In the old days, nothing was ever paid for, except with sweat. No effort, no gain, no life. It was that simple. If you didn’t make those snowshoes, you’d sure be a lot skinnier come springtime. If you didn’t cut wood, you’d have to change your name to baskins or ice-tee when some searcher found your perfectly preserved body after goose break. Yep, do nothing, get nowhere except the Hades of your choice.
In the recent past, making snowshoes and the like wasn’t artistically viewed as it is today, but more tool and utensil minded. Most functional art, like a beautifully sewn mitten, does keep you warm during January and February; same thing for the snow shovel. When looked at closely, the fit, form and finish of a paddle makes the difference between strong shoulders for a well made oar and aching arms for a clumsy, heavy piece of wood. It is the man-made yet natural technology that we seem to keep close and dear to our culture.
Yep, Aboriginal functional art features some of the finest hand made utensils and tools in the world. So much so that our traditional technology helps shape the country into what it is today.
Just think when the first Eurodude showed up and found out that one canoe weighed the same as his long oar. Can you imagine having to portage a Newfie dory uphill around the Niagara back then? Talk about artery- and back-busting work, sweat and toil. Our technology allowed us to carry one canoe per abo-dude, no sweat at all. I think that sometimes we forget who we really are and really believe we play a passive role in our own lives.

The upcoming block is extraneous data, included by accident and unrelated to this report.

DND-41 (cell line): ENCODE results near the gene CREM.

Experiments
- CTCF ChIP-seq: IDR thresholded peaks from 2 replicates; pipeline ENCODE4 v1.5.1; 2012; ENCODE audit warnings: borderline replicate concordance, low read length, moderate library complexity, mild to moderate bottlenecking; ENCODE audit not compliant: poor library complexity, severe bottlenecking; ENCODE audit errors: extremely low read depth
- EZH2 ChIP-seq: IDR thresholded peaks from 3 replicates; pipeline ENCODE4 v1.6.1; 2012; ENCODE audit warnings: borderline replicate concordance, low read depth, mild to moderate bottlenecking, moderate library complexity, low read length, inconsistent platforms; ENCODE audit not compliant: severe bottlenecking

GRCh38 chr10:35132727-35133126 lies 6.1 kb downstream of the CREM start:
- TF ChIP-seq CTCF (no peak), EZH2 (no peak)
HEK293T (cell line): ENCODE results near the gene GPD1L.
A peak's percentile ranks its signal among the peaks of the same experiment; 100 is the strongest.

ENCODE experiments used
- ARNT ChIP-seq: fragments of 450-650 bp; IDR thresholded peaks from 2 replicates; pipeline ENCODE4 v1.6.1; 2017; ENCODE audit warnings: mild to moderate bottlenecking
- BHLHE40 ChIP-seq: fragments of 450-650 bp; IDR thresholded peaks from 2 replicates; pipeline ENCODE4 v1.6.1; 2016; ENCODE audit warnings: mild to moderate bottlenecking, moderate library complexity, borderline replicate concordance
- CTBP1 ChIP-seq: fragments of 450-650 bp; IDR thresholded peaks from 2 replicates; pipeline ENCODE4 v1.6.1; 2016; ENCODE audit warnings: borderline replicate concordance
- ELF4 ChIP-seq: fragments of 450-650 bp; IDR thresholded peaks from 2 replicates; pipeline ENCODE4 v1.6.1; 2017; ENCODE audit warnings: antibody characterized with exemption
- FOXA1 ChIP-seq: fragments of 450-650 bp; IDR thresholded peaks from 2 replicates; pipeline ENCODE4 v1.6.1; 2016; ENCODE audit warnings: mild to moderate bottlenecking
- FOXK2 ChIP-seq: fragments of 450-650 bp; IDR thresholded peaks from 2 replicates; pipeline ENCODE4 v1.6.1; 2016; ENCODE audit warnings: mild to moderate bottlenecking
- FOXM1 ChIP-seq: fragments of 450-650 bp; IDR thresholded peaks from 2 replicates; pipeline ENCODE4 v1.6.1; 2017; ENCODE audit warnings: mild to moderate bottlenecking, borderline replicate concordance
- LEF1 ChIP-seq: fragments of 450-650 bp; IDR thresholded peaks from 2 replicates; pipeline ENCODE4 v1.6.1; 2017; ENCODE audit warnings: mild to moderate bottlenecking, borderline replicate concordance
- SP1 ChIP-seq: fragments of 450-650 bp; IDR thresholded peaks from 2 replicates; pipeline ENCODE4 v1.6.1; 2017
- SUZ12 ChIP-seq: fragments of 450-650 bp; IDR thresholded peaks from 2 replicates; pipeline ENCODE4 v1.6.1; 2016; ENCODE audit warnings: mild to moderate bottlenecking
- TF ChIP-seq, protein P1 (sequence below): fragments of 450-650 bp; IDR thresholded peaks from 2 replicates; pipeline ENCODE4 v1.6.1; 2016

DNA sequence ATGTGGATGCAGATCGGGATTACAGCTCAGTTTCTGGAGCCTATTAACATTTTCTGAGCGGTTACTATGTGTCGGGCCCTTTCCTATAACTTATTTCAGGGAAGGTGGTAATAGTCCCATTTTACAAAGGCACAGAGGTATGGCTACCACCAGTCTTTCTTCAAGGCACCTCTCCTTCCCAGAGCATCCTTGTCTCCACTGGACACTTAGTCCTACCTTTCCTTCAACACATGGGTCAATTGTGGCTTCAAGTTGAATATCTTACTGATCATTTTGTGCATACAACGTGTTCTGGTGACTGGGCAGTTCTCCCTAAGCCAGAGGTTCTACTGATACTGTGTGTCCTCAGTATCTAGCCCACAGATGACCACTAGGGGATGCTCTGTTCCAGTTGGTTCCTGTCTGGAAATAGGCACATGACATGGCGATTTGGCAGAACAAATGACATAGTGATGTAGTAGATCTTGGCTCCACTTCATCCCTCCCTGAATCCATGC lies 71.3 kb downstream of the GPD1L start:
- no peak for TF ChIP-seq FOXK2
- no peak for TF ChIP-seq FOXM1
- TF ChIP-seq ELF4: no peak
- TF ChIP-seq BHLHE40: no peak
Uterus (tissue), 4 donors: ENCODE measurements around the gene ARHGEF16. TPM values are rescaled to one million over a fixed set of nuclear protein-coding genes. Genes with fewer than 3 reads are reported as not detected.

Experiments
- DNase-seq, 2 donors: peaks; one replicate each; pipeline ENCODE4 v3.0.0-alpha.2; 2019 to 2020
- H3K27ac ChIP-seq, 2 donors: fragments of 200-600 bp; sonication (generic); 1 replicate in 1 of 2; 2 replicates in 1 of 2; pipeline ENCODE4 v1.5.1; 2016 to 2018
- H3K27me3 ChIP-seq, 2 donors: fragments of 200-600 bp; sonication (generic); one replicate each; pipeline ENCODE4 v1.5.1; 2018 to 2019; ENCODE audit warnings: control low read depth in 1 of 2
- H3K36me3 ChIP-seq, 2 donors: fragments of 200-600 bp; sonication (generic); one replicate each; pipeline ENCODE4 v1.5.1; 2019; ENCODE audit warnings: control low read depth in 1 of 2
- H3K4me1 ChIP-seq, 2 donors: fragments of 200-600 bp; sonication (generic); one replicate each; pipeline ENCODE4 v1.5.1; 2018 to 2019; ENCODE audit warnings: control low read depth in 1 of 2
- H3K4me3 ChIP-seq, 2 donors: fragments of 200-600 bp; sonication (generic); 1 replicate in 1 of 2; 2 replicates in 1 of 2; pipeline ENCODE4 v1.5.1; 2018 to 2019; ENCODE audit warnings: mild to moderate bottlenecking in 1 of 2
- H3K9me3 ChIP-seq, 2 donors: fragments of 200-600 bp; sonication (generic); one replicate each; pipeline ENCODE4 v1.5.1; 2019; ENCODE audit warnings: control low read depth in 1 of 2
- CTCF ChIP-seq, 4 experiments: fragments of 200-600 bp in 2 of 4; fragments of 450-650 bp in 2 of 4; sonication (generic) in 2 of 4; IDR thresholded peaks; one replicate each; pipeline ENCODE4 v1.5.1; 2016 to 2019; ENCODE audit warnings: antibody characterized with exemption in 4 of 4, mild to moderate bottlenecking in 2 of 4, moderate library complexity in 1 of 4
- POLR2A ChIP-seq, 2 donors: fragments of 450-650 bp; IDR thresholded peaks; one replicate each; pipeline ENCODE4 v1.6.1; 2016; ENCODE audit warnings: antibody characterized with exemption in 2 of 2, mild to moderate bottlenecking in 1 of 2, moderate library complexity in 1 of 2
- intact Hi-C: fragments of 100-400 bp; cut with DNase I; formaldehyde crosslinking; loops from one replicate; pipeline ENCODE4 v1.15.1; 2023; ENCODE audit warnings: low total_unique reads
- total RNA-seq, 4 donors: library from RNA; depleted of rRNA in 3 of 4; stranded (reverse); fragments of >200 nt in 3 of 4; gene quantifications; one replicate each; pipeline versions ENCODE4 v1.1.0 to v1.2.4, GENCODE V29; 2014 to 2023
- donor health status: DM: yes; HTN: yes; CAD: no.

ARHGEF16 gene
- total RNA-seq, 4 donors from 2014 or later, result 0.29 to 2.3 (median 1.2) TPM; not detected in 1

Imagine if the good people of the Iroquois didn’t have time to have fun during the cold winter months out on the frozen Potomac or St. Lawrence, before succumbing to disease and pestilence. Would hockey be here today? Would there be a movie called The Rocket, by any chance? Perhaps curling would be the only sport to survive due to Scottish stubbornness and men would value the broom?
Indeed, would America and Canada be one massive environmental mess if our arrows didn’t ply the skies in favour of red or blue? What if simple aspirin hadn’t been inspired by our gnawing on willow bark? Would that mean that hangovers would never be curable or would the main breakfast drink consistently consist of raw eggs?
I believe we have a lot to contribute to society, (I like to contribute silly stories) and we shouldn’t sell ourselves short by thinking we have nothing to do. Of course we have plenty to draw upon. How about that remedy for life long mosquito repellent: one dose, good for life, type of thinking?
How about showing those Euro-dude descendents how to paddle forward, instead of backwards like we always see them do? Maybe one day, we’ll conduct goose call clinics for the fowl mouthed hunter from Pennsylvania. Or snowshoe mounting and dismounting techniques that leave many astounded, as we casually throw down the dried wood for the instant fire we created, things like that. Things we’ve mastered over millennia.